How to get an accurate and focused pipeline
It is not rocket science to understand that if you want to reach a certain target or realise a dream you need to focus. You could however discuss how most people behave when then they apply the focus and how that effects their journey to the target and their chances of reaching the target/dream.
Here is a story how we together with a few customers changed the entire way of looking at your pipeline and what positive effects it had on their teams.
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What is focus
Let us first define what we mean when we say focus:
When an individual is focused on something, they’re paying attention to that something.
You could do an analogy with your eyes. When your eyes are focused, they’ve made the necessary adjustments to see what you focus on clearly.
We also know that what ends up outside the eye’s focus becomes blurry, we perceive the things out of our focus area but they are not clear.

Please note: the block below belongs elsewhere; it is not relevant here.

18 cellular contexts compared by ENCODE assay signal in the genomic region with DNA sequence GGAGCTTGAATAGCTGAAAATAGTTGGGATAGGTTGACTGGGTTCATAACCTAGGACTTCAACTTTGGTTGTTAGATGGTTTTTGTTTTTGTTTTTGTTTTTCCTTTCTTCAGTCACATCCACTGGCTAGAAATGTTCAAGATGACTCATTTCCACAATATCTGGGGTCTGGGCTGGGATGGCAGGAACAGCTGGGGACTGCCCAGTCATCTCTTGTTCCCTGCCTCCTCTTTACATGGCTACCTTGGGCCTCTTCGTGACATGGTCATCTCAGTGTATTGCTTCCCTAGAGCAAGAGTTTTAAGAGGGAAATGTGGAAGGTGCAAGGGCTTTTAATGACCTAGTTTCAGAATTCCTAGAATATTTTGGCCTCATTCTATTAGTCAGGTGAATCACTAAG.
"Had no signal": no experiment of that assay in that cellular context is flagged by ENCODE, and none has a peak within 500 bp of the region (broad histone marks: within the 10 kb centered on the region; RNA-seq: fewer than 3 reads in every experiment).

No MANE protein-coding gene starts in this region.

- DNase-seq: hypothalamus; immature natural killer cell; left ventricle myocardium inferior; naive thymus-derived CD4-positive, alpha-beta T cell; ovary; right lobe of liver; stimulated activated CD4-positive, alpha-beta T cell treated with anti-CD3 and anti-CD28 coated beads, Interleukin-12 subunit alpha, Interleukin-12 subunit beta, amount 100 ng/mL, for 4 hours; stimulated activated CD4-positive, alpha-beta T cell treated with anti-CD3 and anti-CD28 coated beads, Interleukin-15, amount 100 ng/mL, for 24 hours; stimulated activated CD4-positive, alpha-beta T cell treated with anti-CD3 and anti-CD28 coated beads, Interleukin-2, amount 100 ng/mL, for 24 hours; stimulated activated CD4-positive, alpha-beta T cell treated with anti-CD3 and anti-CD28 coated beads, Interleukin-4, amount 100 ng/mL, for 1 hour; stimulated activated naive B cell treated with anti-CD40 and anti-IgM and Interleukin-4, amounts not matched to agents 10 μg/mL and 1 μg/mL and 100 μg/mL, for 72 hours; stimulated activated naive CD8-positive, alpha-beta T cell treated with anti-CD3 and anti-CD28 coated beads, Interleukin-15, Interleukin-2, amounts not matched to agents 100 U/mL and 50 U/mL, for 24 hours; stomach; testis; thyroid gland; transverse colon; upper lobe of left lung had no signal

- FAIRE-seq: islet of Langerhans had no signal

It is the same when we want to focus on tasks or actions, we need to pay them the necessary attention to maximise the outcome of each individual action.
How do we reach targets/dreams
When we set up targets that means something in life we usually break those targets into separate things that needs to happen, we can call them events.
This is the common way to make it both clear and also possible to reach the target.
Reaching targets is basically only a set of events that happen after each other.
How do we usually behave then…
If its a dream many unfortunately gets stuck in only dreaming about the end stage, i.e. when the dream has been realised, that is good, but it won’t take you any closer. It is the execution of the events on the way to reach the dream that actually gets you there.
In many other parts of life like in sports or in some ancient philosophies (Stoicism) the need to focus on the next is vital to reach the end game.
In football you cannot only think about the final game of the season, where you can win the cup, you need to focus on the next game, next half or even the next 15 min, and always do your best then and there.
It is that behaviour that increase the chances ot actually reaching the target or dream, not the dreaming and focus on the last step.
This does not remove the need to sometimes raise the head and see the bigger picture, that can fuel your ambition and even make you go the extra mile in the next event/stage.